Despite the centuries of overt oppression and discrimination that preceded our current era, we trip over ourselves to find explanations for the contemporary state of affairs that do not include the words “White privilege” or “White supremacy.” In the meantime, White families, and even families of color with greater financial means, use a litany of excuses to justify educating their children in isolated environments. They say things like: Statistically my child will perform better in a mostly White school, or majority low-income schools will have too many resources dedicated to the unique needs of children unlike my own, or schools with high concentrations of non-White students will deprioritize the bonus features that we have come to think of as indivisible from schooling—and other creative divestments of personal responsibility. The cumulative effects of these personal choices reinforce segregation. The sentiment underlying each of these excuses is the idea that socioeconomic integration for the privileged involves self-sacrifice, which makes the idea of unearned privilege a self-fulfilling prophecy. If putting a child in a socioeconomically integrated setting means “giving something up,” we reinforce that Whiteness, or wealth, confers upon a child an unearned benefit that must be abdicated. In the very act of giving up privilege, we validate its existence. The downstream effects of that privilege, whether racial or socioeconomic, are the same throughout history: The gifts of the parents, whether earned or not, visit the next generation in the form of starting life further up a not-so-imaginary socioeconomic ladder. Unlike the rising tide that lifts all boats, the expanding ladder of unearned privilege puts more and more rungs between the haves and have-nots the more it grows. There’s another catch-22 of unearned privilege: Reaping its benefits without concomitant shame means denying its existence. White America, in particular, has a vested interest in maintaining unearned racial privilege, rather than confronting institutional racism head-on. Preserving that vested interest means finding other reasons to explain the dreadful inequities in American schools, including blaming the values and mores of communities of color. While technocratic explanations for inequality are slightly more charitable, to the extent that they ignore institutional racism, they also are bound to be inadequate.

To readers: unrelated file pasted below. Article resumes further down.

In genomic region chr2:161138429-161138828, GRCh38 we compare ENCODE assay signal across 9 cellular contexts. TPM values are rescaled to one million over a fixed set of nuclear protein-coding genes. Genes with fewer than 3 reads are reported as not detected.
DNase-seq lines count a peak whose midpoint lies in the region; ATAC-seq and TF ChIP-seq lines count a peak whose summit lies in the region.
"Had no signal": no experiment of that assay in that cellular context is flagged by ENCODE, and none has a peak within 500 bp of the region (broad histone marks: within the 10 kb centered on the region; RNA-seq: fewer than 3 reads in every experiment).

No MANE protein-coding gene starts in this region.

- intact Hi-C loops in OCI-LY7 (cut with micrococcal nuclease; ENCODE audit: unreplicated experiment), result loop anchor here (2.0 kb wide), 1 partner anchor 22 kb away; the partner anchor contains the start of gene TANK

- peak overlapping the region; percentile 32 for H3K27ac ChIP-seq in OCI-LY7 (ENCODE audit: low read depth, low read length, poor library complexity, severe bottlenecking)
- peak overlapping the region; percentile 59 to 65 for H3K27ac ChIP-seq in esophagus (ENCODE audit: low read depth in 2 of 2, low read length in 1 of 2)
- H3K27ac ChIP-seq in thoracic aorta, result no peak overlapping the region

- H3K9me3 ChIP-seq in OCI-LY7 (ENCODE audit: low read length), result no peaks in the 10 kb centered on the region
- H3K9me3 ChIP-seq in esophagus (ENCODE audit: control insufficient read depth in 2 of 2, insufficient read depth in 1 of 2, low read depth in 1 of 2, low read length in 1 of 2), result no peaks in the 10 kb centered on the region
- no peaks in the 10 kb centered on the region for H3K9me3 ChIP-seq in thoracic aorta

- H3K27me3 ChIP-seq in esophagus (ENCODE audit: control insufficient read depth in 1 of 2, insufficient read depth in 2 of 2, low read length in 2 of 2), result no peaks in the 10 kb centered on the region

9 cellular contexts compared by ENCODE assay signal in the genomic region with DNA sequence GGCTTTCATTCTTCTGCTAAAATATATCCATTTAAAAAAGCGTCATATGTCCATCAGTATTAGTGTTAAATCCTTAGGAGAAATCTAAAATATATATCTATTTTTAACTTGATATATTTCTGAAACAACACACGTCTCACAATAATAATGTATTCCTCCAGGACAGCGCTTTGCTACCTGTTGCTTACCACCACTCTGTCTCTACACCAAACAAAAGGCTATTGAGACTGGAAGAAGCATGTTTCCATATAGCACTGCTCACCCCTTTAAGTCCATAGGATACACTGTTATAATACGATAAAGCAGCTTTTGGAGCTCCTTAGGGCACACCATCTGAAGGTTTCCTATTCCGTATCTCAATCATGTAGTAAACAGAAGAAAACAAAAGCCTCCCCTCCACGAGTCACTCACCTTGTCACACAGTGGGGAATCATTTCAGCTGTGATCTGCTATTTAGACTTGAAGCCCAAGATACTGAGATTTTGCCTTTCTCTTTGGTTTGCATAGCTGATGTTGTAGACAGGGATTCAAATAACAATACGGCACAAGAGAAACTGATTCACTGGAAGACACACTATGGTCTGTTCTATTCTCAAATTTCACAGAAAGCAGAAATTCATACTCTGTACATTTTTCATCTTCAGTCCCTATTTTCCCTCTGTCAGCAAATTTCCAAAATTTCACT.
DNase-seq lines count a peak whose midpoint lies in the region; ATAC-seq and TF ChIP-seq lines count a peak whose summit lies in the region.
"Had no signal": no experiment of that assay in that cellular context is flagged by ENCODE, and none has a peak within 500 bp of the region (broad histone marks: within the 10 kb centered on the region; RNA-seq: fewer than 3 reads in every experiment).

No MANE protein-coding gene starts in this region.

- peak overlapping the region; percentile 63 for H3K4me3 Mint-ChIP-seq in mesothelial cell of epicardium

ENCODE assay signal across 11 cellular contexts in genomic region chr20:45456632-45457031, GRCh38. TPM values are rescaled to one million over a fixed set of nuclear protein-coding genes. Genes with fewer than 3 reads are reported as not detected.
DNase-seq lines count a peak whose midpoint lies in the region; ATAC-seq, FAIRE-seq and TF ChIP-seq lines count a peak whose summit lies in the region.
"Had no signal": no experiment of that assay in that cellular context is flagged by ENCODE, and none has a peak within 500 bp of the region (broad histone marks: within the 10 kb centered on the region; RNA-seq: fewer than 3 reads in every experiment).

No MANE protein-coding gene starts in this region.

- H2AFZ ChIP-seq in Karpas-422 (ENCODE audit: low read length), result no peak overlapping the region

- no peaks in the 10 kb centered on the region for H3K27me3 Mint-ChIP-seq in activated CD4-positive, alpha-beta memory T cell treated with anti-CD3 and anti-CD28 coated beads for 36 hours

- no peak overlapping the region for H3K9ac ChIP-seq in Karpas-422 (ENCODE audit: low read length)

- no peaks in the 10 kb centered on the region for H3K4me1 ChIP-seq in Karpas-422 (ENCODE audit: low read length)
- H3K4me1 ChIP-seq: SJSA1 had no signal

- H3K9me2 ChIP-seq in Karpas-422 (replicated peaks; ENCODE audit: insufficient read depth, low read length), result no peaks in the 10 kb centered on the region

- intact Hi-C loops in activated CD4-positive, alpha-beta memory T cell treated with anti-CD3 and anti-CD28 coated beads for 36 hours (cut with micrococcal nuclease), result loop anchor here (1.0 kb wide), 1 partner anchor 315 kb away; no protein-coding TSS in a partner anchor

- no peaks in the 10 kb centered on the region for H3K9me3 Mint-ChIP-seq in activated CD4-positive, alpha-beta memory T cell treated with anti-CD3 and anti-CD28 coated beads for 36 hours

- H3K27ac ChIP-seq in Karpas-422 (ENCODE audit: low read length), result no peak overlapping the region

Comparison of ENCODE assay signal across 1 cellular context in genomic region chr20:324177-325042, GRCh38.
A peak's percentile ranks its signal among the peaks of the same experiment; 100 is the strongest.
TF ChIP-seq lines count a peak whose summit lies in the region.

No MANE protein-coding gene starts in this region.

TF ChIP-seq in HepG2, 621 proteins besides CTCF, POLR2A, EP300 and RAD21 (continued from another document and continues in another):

Bringing America Into the Future

And so America is at a crossroads. It might be inevitable that the “unwhitening” of the populace unleashes the foulest sort of racism, as White Americans must give up the very real, but very socially constructed, notion of privilege. There is hope, though, in the fact that the public schools are the canary in America’s demographic coalmine. Educators are some of the most emotionally intuitive, relational and empathetic people in our culture. They are in a position to help usher America into more just its future, but only if they are outspoken about the urgency of that endeavor. Educators must embrace the oracular gift that they enjoy by glimpsing the future before it is here. They are the beneficiaries of information asymmetry of historical proportions and shouldn’t waste the opportunity to use it. Writers like Nikole Hannah-Jones join a coterie of policymakers in suggesting that we need to revisit the idea of using public policy to drive integration; while the experience of the last generation should be humbling, there is emerging evidence that nudging people in the direction of greater integration is a more promising way to learn the lessons of the late 20th century, without repeating its mistakes. Another way to harness the foresight is to ensure that the education institutions serving our children are representative of their communities. From a practical standpoint, it is impossible for public institutions to reflect the will of the governed unless the beneficiaries of public services have their interests represented in those institutions. While race is not the only heuristic that matters in representation, our country’s uniquely shameful history of racism means that we cannot avoid making race a critical factor. Having greater diversity in public education leadership will mean stronger ideas, more resilient political coalitions, and dynamic policy discussions. The alternative is a country whose public and private leadership remains lopsidedly White, while its population continues to diversify. That’s what we have now, and it cannot last.
Justin Cohen
Previously, Justin Cohen was president of Boston-based education nonprofit Mass Insight Education, where he helped cities and states around the country rethink how we serve our most vulnerable children. Justin has also worked in the D.C. Public Schools and was on the education policy committee for President ...